RFP (a way to go or a costly nuisance?)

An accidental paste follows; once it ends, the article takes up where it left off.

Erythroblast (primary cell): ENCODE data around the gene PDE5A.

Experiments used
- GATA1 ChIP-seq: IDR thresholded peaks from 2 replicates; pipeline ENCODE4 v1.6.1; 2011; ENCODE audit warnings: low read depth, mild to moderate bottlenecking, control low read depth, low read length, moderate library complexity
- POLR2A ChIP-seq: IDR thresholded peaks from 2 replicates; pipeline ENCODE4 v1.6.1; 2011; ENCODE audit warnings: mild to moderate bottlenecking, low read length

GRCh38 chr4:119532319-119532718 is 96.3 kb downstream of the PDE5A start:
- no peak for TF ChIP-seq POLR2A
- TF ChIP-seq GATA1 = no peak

Request for proposal (RFP) is a process 1) to allow new vendors to do business with the county; 2) allows the county to select vendors based on their qualifications; and 3) by releasing RFPs periodically, vendors performance may improve because of competition. This was the thinking that Janice had when she first recommended that the County Board have a policy discussion on RFPs a good government practice or a nuisance? In the area of Property Management, the procurement process includes RFPs; it makes sense and has worked well. Other departments that are heavy in services, do not strictly follow the process. At Public Health's first committee meeting, Janice, Committee Chair, suggested that maybe "we ought to RFP the Community Clinic services." In Community Human Services (CHS), the RFP process is almost non-existent because of state statutory exemption. At the Board meeting of April 13, CHS addressed contracting for services and the RFP process. Because of statutory exemption and the difficulty of finding providers for certain services, e.g., developmentally disabled, mentally ill, homeless, the RFP process was dropped. Tom Fashingbauer, Director, CHS said, "When the Human Services Department began contracting, our program staff had to seek out, convince, and personally help private agencies to develop the types of services we needed." That is what has happened from the 1960s to the 90s. Now Janice and other Board members are asking to revisit the way of doing business with the county. The hard questions: Has the county built a contracting system that excludes start-up providers; a system that allows providers such a comfort level that perhaps services have become routine; and a system that defies outcome measurement? According to the documentation, in 1999 there are 421 human service contracts. An average of fifteen contracts a year have significant performance issues that are addressed by the CHS. Approximately five contracts a year are recommended for termination. Is the Board asking too much to revisit a 1992 policy? Janice is asking for a balanced playing field where new providers have an opportunity to participate. She said, "The United Way plan is a good approach. A step by step process, with the fundamental that quality of service is the selection criteria; no one has a 'lock' on services. Citizens without self-interest ought to be making the selections." In addition, Janice wants to make sure that the county gets the most for its dollar, and that the quality of service is the best that's obtainable.

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